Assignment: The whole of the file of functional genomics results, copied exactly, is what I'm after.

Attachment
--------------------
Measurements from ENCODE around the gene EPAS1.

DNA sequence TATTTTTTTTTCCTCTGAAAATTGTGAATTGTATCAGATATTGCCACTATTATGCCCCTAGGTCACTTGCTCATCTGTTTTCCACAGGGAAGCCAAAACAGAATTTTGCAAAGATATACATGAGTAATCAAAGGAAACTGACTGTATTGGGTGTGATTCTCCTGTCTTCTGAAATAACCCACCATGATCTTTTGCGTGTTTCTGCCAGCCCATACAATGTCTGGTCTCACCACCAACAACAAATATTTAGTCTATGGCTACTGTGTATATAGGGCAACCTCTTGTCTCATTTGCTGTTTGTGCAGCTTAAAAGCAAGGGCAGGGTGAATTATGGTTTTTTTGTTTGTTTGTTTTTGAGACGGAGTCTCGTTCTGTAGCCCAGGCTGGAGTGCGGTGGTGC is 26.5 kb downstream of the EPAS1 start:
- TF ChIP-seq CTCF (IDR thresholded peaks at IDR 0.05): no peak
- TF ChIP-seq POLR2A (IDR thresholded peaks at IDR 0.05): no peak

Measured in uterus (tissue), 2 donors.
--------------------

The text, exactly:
Measurements from ENCODE around the gene EPAS1.

DNA sequence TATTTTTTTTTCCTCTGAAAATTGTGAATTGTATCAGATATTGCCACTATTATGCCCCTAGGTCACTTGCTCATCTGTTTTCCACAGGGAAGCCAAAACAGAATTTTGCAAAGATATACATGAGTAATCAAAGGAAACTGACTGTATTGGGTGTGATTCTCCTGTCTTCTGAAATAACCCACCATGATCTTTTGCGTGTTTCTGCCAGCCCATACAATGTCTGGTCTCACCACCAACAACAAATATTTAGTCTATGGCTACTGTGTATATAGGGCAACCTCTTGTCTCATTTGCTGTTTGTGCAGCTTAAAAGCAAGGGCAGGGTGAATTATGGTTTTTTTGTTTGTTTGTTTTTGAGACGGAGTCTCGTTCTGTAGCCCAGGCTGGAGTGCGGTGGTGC is 26.5 kb downstream of the EPAS1 start:
- TF ChIP-seq CTCF (IDR thresholded peaks at IDR 0.05): no peak
- TF ChIP-seq POLR2A (IDR thresholded peaks at IDR 0.05): no peak

Measured in uterus (tissue), 2 donors.